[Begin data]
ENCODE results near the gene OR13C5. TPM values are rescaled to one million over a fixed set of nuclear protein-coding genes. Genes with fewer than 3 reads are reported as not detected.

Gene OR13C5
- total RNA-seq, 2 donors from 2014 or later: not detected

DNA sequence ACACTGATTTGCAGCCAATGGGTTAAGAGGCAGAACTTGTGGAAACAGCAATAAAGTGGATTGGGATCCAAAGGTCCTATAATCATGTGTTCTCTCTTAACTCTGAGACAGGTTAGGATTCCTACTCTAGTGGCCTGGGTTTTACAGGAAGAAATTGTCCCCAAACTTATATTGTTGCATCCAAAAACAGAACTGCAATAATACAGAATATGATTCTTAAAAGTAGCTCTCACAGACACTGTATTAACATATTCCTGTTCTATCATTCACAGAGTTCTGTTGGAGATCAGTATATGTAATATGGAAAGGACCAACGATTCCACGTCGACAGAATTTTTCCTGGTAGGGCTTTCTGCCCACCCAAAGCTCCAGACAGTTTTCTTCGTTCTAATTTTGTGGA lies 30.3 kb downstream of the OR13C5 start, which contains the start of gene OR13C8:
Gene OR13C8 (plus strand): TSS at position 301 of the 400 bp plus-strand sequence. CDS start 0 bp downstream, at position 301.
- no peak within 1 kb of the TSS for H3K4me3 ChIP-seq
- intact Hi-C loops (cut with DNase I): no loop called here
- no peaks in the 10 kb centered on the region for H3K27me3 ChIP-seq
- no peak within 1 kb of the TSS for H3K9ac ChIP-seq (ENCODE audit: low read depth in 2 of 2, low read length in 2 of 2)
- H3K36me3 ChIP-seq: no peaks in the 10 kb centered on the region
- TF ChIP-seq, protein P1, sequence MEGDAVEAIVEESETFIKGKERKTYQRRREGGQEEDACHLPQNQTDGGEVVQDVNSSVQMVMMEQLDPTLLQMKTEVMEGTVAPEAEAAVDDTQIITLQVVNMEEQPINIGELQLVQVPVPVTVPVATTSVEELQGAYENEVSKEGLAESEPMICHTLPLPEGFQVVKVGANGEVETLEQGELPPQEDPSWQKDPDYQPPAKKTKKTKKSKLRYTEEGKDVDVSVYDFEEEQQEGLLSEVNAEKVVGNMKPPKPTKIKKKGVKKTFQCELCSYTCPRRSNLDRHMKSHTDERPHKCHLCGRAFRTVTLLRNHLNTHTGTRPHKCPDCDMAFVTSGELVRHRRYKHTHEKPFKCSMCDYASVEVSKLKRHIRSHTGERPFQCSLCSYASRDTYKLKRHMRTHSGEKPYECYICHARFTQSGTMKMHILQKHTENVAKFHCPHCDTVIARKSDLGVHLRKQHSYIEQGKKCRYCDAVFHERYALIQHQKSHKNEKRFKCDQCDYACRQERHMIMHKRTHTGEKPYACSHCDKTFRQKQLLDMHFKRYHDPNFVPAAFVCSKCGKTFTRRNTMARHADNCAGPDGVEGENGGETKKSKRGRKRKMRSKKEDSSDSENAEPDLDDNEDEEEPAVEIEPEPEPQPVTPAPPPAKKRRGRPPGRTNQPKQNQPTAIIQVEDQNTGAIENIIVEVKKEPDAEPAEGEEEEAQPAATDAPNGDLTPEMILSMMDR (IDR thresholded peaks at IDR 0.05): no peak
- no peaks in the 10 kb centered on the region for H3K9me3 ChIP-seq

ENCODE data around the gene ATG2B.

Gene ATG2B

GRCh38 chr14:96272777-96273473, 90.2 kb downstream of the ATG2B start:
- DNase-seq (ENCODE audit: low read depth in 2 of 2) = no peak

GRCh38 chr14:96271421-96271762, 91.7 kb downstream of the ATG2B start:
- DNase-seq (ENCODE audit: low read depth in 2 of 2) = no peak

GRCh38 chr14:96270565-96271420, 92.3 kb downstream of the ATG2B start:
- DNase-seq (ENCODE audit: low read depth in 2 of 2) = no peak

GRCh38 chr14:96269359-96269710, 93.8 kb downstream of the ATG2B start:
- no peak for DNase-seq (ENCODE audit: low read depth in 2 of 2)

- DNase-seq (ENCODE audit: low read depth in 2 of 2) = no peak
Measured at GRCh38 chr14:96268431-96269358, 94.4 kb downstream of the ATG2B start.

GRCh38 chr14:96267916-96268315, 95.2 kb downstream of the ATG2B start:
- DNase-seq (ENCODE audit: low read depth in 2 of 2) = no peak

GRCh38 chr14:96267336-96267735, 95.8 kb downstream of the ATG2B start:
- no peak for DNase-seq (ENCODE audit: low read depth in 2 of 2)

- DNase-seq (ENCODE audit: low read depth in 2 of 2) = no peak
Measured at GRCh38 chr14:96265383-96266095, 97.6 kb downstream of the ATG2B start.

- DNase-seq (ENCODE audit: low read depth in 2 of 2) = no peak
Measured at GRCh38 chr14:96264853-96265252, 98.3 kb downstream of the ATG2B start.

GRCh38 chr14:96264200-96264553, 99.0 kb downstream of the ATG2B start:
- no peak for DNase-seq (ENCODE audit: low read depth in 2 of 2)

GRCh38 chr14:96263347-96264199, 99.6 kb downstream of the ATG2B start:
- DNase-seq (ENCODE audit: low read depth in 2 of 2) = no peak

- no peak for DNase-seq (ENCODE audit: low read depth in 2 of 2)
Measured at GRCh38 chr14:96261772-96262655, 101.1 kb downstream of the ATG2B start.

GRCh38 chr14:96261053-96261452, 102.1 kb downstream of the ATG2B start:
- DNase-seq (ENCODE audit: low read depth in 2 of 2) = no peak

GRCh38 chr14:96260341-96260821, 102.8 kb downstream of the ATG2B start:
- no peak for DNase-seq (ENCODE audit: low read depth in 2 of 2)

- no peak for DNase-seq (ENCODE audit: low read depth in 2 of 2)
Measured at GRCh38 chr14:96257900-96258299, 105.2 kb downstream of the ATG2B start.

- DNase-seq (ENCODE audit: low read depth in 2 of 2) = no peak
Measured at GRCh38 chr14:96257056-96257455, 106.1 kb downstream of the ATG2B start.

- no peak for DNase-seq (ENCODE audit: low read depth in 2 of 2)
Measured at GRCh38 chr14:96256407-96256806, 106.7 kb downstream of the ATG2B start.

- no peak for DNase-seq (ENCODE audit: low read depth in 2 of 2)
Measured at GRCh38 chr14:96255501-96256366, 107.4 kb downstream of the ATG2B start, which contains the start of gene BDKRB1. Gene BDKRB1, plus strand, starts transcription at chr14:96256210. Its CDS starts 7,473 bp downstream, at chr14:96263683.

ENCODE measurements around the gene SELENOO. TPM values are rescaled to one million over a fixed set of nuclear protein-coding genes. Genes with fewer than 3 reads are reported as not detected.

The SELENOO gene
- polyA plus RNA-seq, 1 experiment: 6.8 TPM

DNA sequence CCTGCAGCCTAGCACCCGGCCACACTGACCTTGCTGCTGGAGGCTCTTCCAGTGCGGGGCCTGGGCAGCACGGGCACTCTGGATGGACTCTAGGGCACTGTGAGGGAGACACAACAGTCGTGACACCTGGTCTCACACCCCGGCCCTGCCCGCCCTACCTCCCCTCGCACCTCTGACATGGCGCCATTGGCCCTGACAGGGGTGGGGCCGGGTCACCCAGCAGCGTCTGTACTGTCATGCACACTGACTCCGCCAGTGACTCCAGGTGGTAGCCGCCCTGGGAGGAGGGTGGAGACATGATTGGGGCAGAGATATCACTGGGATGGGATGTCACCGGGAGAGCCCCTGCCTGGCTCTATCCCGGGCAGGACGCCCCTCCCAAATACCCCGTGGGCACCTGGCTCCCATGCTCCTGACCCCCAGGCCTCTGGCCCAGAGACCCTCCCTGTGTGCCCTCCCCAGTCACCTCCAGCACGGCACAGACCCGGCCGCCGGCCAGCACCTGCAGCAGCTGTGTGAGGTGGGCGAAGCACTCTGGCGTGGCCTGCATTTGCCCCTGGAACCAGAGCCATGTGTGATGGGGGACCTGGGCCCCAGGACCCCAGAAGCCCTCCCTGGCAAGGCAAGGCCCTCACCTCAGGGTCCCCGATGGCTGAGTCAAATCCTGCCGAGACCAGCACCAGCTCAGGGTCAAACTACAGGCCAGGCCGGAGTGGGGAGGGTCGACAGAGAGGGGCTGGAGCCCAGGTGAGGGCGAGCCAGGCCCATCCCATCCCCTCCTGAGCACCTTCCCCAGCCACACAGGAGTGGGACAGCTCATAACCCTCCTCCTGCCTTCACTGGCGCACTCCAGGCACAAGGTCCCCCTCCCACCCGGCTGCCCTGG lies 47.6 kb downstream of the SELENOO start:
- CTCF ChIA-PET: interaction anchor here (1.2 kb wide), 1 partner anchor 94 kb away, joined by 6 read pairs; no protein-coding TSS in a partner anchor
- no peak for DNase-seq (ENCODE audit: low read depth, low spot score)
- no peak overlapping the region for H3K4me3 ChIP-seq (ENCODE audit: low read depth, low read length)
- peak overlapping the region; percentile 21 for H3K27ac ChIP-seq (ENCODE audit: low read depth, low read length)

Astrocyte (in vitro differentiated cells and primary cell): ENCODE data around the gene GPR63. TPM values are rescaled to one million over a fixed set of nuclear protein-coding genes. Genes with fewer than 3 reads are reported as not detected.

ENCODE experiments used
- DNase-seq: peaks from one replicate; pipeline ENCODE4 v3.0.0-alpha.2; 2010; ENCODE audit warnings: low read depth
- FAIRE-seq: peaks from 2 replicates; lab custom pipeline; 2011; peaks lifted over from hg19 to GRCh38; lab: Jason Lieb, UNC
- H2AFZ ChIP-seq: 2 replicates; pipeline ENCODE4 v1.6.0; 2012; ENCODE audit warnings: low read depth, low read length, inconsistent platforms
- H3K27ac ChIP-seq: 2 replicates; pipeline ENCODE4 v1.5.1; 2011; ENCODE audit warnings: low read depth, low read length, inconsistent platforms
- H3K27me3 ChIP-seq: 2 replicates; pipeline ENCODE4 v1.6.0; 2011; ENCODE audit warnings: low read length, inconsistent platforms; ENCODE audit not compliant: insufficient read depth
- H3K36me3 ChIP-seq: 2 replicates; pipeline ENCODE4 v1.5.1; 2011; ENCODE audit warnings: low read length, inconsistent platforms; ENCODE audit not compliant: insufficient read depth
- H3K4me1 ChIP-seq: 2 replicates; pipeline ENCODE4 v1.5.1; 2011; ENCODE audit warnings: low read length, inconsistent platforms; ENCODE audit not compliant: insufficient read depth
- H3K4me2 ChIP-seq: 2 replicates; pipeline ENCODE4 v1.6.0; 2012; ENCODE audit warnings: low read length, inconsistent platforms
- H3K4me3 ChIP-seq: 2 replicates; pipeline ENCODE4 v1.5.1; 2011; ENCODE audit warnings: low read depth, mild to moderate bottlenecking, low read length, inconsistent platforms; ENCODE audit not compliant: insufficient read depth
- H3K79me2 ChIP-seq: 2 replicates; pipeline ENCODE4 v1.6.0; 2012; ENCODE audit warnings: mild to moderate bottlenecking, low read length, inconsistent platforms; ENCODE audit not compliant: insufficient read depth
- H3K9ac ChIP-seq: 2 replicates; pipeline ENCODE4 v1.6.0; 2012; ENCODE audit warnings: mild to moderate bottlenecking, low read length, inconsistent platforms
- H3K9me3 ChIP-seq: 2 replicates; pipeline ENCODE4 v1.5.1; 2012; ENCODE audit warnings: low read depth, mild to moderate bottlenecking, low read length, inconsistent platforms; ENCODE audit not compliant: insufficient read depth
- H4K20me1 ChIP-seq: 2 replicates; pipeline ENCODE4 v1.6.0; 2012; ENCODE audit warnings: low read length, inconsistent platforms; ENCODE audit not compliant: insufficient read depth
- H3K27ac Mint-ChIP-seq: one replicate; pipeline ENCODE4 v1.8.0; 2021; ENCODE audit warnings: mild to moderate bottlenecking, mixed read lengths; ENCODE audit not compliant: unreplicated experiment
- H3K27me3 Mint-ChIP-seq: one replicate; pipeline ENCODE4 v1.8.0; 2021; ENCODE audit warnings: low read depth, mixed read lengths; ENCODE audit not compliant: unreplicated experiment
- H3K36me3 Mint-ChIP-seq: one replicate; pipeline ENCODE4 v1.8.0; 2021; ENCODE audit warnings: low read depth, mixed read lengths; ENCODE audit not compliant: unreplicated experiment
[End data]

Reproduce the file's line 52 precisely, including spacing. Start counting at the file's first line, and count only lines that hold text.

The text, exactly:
The SELENOO gene